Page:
Friday, 31 December 2010

Happy New Year everyone!

It's been the most amazing year in gaming, and I'll be completing my "Gamer's Year" retrospective over the course of the next week.

I've got a few things lined up for Well-Rendered in 2011, including a dissection of the low-budget Lynchian horror seen in Deadly Premonition, an exploration of the joys and frustrations of role-playing in the original Baldur's Gate and a re-play of the original Tomb Raider (oh yes).

Thank you all for your support, your comments and your presence. I hope you have a wonderful 2011.

cereza, the young Bayonetta

Sunday, 26 December 2010

A Gamer's Year Part 3: May

May

When I started Well-Rendered, I was looking to create an outlet where I could write once I finished my degree. I missed writing: the discipline of researching, the chaos of composition and the sense of order that comes with editing.

I can't remember when I decided to write about video games. I can't even remember when I decided to write a blog (as opposed to, you know, a novel). All I really remember is writing this post, hitting the "Publish" button and then sending the link to almost everyone in my address book. If you want to do something big, it's best to tell everyone about it because it'll be harder to give up.

Not that I realy had a goal in mind when I started. I still don't. I just wanted to write, and I chose video games because I didn't want to write about myself. Video games made sense. The research (playing lots of video games) was fun and I had a large bank of knowledge to draw upon.

Friday, 24 December 2010

A Gamer's Year Part 2: April

 April

I was so certain that Final Fantasy XIII was going to be a brilliant game that when I returned from Egypt on April 1st, I toddled straight off to GAME to purchase a copy of Final Fantasy XIII and the official strategy guide without reading any reviews.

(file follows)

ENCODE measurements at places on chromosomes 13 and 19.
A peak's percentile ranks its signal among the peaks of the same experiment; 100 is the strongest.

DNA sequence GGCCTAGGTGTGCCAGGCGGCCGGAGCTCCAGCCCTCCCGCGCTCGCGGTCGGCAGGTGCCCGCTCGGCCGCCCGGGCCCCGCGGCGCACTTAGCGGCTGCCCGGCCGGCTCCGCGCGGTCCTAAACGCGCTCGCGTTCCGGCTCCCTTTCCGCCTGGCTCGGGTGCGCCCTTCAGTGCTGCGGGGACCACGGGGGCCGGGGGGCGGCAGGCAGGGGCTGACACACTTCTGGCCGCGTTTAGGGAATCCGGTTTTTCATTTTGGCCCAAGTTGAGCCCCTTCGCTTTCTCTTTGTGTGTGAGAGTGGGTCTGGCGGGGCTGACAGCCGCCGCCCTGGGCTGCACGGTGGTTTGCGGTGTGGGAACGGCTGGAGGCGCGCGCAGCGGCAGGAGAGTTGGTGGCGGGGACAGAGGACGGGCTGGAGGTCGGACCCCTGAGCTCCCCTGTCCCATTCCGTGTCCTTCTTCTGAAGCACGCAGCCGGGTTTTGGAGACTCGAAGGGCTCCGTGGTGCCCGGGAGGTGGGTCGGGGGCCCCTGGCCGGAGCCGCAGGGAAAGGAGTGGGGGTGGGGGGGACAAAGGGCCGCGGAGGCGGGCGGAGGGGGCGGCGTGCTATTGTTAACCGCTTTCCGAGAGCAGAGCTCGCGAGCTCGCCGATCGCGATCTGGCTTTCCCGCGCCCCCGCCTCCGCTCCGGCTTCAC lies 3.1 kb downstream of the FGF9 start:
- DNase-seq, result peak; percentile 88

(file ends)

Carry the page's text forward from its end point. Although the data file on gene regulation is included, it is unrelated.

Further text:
Or checking to see whether I had my keys.

Thus I spent the afternoon of April 1st sitting forlornly on the pavement outside Well-Rendered Towers, flicking through a dreadful review of Final Fantasy XIII in my newly-purchased edition of EDGE (which I bought after shelling out for the game) and wondering quite how silly I would look if I returned Final Fantasy XIII not two hours after buying it.

But by the time the other (more organised) resident of Well-Rendered Towers returned with the other set of keys, my burning desire not to look silly had won out over my pragmatic urge to have a good read of Metacritic before possibly obtaining a refund.

And just as well too, because Final Fantasy XIII is a corker that kept me entertained for the entire month.

Final Fantasy XIII features an exciting fight system

Although (as many people have pointed out) the game takes its sweet time to get going, it's well worth the slog.

Thursday, 23 December 2010

Interlude: Boggly-Eyed

Like most people, I enjoy gazing through the window to the wierd and wonderful known as "the internet".

I've decided to start a blog about my favourite curiosities. It is called Boggly-Eyed.

A Gamer's Year Part 1: January to March